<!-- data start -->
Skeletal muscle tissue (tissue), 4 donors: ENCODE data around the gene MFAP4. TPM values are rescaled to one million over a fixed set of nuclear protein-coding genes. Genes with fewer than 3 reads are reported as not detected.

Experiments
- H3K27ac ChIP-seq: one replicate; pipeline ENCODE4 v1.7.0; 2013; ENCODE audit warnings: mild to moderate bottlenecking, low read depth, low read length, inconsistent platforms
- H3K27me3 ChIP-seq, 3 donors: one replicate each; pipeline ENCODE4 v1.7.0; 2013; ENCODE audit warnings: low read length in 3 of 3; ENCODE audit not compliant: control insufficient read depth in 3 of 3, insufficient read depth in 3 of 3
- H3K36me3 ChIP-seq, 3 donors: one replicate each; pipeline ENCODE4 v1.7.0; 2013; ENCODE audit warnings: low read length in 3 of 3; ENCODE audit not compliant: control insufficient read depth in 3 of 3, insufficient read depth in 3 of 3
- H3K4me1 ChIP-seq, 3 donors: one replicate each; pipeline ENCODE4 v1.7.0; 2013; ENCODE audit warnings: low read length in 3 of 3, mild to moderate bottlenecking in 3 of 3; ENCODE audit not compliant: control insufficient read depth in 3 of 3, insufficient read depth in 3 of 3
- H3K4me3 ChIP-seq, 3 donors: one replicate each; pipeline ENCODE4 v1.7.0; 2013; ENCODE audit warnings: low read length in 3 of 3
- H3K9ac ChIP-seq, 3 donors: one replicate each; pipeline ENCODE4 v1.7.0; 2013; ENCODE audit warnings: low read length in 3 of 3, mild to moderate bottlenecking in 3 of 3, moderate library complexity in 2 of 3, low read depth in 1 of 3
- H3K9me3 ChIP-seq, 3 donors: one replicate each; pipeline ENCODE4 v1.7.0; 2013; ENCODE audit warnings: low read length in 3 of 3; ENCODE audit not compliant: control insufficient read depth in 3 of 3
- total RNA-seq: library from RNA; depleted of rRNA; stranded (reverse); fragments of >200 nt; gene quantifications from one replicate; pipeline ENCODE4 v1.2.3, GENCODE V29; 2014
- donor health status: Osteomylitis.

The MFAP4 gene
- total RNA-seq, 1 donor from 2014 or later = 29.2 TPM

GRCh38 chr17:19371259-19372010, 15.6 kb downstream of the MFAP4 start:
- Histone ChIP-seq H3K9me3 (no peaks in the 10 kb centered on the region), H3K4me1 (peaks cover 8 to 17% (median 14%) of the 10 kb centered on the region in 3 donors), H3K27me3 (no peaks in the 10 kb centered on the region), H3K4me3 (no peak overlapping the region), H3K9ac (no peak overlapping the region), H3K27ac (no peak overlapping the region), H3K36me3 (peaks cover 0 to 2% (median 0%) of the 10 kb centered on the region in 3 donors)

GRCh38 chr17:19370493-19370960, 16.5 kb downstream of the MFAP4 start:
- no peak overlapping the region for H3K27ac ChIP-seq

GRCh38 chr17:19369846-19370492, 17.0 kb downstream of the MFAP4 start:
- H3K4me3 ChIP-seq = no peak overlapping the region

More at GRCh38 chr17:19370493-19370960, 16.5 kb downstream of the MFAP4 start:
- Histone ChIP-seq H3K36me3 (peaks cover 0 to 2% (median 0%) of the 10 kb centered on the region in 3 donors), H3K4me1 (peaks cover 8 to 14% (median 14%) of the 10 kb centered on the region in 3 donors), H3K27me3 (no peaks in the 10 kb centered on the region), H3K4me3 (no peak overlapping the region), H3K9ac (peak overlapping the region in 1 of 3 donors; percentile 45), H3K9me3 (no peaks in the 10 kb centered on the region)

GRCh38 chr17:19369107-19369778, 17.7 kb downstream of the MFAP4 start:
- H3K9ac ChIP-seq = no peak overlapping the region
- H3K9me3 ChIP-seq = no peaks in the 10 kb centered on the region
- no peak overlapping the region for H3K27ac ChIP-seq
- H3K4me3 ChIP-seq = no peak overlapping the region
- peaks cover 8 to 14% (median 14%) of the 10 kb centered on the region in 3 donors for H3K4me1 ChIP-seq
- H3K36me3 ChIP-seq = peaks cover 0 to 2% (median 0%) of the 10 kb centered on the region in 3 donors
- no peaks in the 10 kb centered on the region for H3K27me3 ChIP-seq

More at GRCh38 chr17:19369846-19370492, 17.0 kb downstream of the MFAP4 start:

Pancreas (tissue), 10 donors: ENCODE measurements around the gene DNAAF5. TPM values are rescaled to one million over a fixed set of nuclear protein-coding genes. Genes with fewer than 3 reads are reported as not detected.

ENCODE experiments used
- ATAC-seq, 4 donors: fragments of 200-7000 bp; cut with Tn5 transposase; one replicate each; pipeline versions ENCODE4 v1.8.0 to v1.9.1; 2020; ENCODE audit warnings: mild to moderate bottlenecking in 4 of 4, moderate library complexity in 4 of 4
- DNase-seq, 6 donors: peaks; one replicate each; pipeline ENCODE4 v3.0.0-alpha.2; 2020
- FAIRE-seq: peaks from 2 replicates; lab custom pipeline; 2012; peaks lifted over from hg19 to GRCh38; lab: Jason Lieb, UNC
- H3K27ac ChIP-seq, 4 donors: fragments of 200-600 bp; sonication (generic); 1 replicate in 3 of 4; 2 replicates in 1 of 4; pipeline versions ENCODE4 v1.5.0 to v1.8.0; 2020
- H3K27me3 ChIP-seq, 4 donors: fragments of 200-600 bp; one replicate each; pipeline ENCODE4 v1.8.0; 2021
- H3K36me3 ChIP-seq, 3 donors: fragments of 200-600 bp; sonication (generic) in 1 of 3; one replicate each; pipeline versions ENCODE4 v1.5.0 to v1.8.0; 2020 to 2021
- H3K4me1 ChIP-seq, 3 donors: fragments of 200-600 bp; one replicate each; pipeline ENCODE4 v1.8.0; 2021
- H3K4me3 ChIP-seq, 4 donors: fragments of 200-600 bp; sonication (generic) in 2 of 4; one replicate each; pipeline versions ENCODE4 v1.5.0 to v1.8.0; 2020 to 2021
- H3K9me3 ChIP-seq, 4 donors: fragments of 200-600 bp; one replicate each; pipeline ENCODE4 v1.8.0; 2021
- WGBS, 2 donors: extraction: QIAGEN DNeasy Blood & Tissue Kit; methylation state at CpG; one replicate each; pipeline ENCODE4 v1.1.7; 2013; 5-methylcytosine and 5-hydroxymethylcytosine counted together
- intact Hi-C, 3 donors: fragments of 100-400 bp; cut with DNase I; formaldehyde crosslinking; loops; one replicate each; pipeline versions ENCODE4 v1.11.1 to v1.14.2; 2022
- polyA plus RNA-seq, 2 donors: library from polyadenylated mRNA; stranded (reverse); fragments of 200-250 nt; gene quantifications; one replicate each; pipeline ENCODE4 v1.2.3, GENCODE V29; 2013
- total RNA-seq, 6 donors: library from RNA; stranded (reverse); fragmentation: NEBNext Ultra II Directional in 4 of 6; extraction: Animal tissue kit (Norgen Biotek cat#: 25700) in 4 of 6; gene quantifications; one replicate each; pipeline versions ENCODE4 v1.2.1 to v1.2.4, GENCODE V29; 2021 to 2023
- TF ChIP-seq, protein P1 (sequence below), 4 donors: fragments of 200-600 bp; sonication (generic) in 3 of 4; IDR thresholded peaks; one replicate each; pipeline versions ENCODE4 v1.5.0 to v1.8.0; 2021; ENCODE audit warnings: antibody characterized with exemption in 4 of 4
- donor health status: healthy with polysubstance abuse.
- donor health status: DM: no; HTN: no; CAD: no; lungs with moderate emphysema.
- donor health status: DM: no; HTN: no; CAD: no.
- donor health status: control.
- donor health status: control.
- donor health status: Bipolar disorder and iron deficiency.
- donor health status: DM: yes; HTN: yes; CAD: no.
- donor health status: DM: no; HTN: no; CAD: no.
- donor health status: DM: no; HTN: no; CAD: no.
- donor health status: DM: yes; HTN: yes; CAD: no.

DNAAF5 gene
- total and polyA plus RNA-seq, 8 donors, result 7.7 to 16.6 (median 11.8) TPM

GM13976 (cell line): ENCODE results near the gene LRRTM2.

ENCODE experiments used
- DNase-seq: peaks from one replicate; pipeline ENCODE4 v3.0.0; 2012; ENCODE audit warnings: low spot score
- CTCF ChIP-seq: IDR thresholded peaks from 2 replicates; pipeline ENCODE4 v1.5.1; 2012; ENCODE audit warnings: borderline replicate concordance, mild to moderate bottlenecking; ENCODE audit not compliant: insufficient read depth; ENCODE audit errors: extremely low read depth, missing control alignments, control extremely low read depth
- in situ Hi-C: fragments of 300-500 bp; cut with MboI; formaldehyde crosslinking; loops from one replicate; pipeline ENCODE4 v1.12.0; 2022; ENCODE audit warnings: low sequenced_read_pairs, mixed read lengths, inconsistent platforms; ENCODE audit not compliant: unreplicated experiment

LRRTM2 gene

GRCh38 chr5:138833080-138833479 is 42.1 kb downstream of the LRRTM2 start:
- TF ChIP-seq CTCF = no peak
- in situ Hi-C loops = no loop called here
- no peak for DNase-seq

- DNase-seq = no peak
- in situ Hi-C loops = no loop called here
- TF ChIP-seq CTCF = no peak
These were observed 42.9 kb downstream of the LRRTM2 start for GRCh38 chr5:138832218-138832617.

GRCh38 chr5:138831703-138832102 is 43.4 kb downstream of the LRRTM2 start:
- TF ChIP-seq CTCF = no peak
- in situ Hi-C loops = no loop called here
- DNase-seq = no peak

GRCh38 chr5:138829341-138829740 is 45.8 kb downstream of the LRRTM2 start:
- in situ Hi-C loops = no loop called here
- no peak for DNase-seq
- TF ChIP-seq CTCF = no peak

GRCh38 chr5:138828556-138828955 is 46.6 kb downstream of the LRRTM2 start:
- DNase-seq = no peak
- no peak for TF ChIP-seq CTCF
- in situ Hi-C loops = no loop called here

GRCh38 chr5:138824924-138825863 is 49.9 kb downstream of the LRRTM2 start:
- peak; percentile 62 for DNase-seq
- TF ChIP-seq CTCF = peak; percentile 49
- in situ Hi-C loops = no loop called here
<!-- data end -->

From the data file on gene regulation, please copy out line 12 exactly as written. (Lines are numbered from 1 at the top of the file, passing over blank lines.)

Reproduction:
The MFAP4 gene